Marathon Training Plan 12 Weeks or 16 weeks? What is the Best?
Marathon training plans can vary from 12 weeks up to 30 weeks. However, most people often follow a program between 18-22 weeks.
Why you may ask? Generally, an 18-week training plan for the marathon will give you enough time to build up your long run and allow adequate recovery time between periodization phases.
However, the length of the training plan will largely rely on the coach’s training philosophy. In this article, we look at why you should stay away from a 12 week or 16-week marathon training plan if you are a beginner.
Marathon Training Plan 12 Weeks – Not For Beginners
If you are a beginner and training for your first marathon, should you purchase a marathon training plan that is 12 weeks long? While it may seem possible, most people find that 12 weeks is not long enough to adequately prepare.
Beginners following a marathon plan of this length often end up rushing through the training plan because of missed training days and lack of recovery. The missed days and lack of recovery are largely related to the rapid increase in training load.
Also, the shorter the training plan is, the shorter the base phase period will be. Increasing the training load too quickly for the beginner runner. Often leaving them burnt out, or in the worst case, injured.
However, for the more experienced runner, a 12-week training plan can work if the runner has some consistent training before starting the program. That means being able to run 20km in training and having at least 3-4 consistent runs per week. Having this background helps them to complete each phase of the 12-week plan without overloading the body. It also means they can sometimes shorten the based period of a 12 plan and focus more on intensity in the later stages of the program.
Marathon Training Plan 16 Weeks – What You Should know?
A marathon training plan that lasts 16 weeks or longer is more likely to help you succeed. Whether it be finishing the marathon for the first time or setting a new personal best. Why? Because following a 16-week plan allows you to complete a minimum of 4 blocks of training. That means for most people training for the 42k distance, it will give them 12 weeks of quality training paired with 4 weeks of recovery built into the plan.
This gives the beginner runner ample time to improve their aerobic fitness (long run). It also allows ample time to implement a short phase of tempo running or speed work to improve their marathon race pace.
However, every coach has a different philosophy, and most coaches will agree that the long run needs to be built up to around 20-22 miles or longer. So knowing this, building up to running 20-22 miles in training within 12 weeks is highly unlikely for the beginner.
Alternatively, if you are following a longer plan that is 18 to 20 weeks in duration, you should expect to see the long-run increase to 26-28 miles.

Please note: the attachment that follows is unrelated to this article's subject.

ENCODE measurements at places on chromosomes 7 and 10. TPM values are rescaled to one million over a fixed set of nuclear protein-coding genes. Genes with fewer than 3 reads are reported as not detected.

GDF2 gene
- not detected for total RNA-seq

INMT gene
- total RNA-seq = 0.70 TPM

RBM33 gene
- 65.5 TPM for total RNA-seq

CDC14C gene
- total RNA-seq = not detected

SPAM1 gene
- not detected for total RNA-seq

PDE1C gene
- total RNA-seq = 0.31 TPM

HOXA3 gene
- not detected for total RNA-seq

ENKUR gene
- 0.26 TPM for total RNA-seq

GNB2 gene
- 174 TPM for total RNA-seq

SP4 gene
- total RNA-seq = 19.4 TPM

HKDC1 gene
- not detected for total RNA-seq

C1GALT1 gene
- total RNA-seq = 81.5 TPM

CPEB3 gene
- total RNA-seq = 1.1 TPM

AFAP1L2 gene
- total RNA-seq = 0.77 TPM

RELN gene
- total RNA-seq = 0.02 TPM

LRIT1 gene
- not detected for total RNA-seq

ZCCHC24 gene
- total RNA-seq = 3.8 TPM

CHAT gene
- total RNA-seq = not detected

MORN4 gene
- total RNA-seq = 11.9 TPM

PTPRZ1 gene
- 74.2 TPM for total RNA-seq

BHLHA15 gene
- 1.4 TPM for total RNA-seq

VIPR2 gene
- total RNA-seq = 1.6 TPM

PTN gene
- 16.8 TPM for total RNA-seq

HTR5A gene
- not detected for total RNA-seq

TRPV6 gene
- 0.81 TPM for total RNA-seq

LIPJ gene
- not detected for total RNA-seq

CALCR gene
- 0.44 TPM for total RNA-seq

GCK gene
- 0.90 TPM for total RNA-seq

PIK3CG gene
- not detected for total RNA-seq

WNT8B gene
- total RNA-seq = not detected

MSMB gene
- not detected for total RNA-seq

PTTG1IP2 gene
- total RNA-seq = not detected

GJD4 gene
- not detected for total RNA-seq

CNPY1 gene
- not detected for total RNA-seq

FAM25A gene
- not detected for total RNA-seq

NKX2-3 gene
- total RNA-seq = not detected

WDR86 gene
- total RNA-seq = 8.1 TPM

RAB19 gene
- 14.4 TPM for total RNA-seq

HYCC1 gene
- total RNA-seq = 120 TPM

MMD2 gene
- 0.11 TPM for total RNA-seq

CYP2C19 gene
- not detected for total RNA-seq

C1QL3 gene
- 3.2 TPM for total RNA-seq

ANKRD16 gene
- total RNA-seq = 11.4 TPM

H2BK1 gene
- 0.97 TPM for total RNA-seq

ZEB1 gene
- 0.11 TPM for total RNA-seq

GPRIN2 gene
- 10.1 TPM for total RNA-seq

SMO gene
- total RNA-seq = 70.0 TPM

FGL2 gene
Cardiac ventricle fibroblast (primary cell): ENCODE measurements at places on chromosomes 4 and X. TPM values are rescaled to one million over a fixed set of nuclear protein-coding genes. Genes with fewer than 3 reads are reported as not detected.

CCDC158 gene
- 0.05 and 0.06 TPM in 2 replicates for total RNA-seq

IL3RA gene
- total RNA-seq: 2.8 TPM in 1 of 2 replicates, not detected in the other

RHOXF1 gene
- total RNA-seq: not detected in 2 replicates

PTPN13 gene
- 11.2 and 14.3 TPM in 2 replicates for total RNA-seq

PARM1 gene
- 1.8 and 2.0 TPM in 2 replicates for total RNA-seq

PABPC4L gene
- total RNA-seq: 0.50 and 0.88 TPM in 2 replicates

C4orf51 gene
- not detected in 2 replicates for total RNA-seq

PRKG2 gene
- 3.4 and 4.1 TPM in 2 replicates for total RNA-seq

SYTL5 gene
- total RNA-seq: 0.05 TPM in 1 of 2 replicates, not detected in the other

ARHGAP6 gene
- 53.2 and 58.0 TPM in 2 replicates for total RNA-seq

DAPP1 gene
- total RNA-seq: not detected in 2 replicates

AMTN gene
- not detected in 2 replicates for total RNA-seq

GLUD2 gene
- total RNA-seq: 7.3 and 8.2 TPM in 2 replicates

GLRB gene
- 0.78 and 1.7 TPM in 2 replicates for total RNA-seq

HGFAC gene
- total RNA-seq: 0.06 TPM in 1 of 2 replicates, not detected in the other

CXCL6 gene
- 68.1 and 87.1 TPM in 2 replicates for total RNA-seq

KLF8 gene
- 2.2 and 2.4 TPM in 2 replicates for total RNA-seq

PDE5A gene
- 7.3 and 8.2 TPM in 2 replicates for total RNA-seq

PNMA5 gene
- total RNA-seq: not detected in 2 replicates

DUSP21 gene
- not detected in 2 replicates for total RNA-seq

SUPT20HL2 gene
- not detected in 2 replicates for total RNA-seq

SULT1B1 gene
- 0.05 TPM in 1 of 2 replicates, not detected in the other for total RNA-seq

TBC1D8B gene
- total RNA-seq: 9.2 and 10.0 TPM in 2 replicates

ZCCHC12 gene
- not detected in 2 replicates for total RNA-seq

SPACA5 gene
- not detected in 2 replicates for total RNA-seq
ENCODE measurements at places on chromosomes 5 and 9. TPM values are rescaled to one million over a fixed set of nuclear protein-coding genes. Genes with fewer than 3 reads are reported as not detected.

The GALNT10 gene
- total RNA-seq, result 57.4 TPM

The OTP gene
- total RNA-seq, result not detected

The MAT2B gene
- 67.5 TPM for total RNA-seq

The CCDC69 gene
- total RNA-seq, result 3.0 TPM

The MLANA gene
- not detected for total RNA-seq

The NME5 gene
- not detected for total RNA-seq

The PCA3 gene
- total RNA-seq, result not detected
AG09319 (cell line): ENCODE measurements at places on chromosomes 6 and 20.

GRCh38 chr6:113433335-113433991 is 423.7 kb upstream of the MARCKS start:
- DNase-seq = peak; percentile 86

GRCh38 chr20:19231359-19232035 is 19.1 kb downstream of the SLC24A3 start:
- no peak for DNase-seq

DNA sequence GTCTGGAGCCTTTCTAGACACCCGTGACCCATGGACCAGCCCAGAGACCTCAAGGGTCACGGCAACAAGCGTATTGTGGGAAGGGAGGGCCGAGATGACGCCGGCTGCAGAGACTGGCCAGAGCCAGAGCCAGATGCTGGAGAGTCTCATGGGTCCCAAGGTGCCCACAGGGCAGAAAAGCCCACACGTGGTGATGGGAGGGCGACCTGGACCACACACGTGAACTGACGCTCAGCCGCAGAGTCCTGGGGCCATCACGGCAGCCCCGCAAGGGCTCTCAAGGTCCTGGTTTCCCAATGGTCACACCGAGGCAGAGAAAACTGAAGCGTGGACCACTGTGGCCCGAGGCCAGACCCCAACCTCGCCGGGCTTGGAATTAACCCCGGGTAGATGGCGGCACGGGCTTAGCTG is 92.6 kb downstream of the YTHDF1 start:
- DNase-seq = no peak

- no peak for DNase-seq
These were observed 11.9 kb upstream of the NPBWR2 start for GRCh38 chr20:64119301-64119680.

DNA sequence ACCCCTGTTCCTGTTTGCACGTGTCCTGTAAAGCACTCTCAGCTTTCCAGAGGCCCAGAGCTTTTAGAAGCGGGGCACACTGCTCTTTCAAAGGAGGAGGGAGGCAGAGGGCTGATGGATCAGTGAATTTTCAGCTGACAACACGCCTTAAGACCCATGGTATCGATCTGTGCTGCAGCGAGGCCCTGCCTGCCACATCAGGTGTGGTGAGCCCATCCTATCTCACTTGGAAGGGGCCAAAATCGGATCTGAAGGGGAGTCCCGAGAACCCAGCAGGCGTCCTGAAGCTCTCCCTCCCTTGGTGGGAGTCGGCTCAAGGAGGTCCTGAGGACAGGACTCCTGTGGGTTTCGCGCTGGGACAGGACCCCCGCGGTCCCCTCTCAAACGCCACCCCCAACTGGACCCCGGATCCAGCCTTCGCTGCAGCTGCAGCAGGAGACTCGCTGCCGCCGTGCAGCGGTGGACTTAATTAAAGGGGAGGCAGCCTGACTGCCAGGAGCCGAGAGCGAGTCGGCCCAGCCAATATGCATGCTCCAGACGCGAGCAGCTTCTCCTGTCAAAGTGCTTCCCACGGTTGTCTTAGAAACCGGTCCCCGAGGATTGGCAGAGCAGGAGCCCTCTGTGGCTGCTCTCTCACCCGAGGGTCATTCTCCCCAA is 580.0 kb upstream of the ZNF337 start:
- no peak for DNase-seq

We do recommend being careful when following a program that is longer than 22 weeks if you are an experienced runner. Doing so may cause fatigue, burnout, and injuries from the long buildup.
Of course, everyone is different and each person will need to make a decision based on how their body handles the training.
But for most beginners running their first marathon, the extra time can work wonders. It will give them ample time when starting from scratch to build up the volume of running and the distance of the long run. So the longer the plan is, the more comfortable the progression can be when training for 42 kilometers.
How Long to Train for a Marathon?
Ultimately the ideal time frame to get you in shape to run a marathon depends on the mileage you have been running, experience, age, and recovery. Also, life and training balance also plays a large role too.
If you are over 40 years of age be aware that you will naturally need more time to recover than someone younger. That also means you will need more time when building up the longest run of the plan.
If you are a complete beginner and aiming to get off the couch and complete your first marathon. We recommend giving yourself 10-12 months to safely prepare for the event.
Beginner Marathon Training Plans
At SportCoaching we have a range of running training plans for all types of events. If you are looking at running your first marathon and have some running behind you check out our 18-week beginner marathon training plan. Alternatively, if you are a more experienced runner, we also have an Intermediate and Elite plan that ranges from 16-18 weeks long.
Each training plan is customized to each individual. That means the training is based on your lifestyle, fitness, goals, and event. Giving you the safest and best build-up you can hope for.
For more information check out our running coaching page.